The House approves the budget and paves the way for tax reform
After having approved a budget project at the beginning of the month, the Senate modified some points and returned the proposal to the House, where this Friday…
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Every day lawmakers are one step closer to the longed tax reform.
After several language changes in the Senate, the House has re-evaluated the bill and has issued its approval with a low margin of votes (216-212), thanks to 20 Republicans who joined the Democratic front to oppose it, as CNN reported.
The Republican opposition focused on rejecting the measure of elimination of the popular State and Local Tax Deduction (SALT), which is contained under the tax reform.
Local and state tax deduction (SALT) allows taxpayers with detailed deductions to write off taxes on their property, as well as their state or local income taxes or general sales taxes.
The elimination of these deductions would affect 40% of tax filers who have an annual income of between $ 50,000 and $ 75,000, representing an estimated 7.6 million US households, according to a study conducted by the Association of Finance Officials of the Government.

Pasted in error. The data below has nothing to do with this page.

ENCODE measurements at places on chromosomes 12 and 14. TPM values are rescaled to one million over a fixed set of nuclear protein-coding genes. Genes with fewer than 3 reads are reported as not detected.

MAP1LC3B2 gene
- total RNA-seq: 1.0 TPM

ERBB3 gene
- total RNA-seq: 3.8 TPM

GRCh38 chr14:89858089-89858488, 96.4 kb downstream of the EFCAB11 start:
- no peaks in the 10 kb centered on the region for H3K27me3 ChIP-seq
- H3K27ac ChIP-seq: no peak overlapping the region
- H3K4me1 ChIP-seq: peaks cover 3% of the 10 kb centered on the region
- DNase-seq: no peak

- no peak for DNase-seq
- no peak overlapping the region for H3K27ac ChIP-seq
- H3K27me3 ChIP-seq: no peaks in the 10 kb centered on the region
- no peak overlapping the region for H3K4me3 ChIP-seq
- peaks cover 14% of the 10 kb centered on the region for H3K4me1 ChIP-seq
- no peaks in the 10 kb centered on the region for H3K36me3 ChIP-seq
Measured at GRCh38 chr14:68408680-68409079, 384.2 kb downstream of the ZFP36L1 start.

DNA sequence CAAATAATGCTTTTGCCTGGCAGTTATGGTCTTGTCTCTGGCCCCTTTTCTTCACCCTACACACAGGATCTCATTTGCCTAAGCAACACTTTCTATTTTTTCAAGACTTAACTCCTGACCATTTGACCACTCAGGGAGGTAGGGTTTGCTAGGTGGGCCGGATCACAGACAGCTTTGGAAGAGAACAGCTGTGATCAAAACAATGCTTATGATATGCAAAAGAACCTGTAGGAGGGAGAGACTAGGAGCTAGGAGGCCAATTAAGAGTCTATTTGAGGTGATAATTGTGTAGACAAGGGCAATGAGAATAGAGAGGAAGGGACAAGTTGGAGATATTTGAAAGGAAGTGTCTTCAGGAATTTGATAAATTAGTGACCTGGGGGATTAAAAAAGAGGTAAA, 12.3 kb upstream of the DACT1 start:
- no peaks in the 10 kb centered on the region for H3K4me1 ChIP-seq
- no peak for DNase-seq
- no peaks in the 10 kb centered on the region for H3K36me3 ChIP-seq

Faced with the expected opposition, "the budget bill includes reconciliation laws that would allow the Senate to pass a tax reform with just a simple majority, instead of the 60 usual votes, to overcome an obstructionism," CNN continues.
Such approval would "cut" SALT deductions, and would help Republicans "raise more than a trillion dollars" to help pay the tax cuts for 10 years. According to CNN, this would be "a great source of revenue for their overall plan to reform the tax code."
According to the Democracy Now blog, Trump's proposed tax reform "would award billions of dollars in tax cuts to wealthier Americans, including the president's family and members of his administration."
Republicans like Leonard Lance of New Jersey demonstrated their discontent and the risk that would imply this reform for its citizens. "My solution is to take it off from the table," he said.
But the changes will not stop there. The Republicans in the House have announced that they will unveil the text of the reform bill in the coming weeks and that the changes it suggests will "upset members [of the party] and various constituencies."
According to House Ways and Means chairman Kevin Brady, the 20 opposition Republicans "made very clear" their stance toward the elimination of SALT deductions, including representatives of New York, New Jersey, Illinois, and California.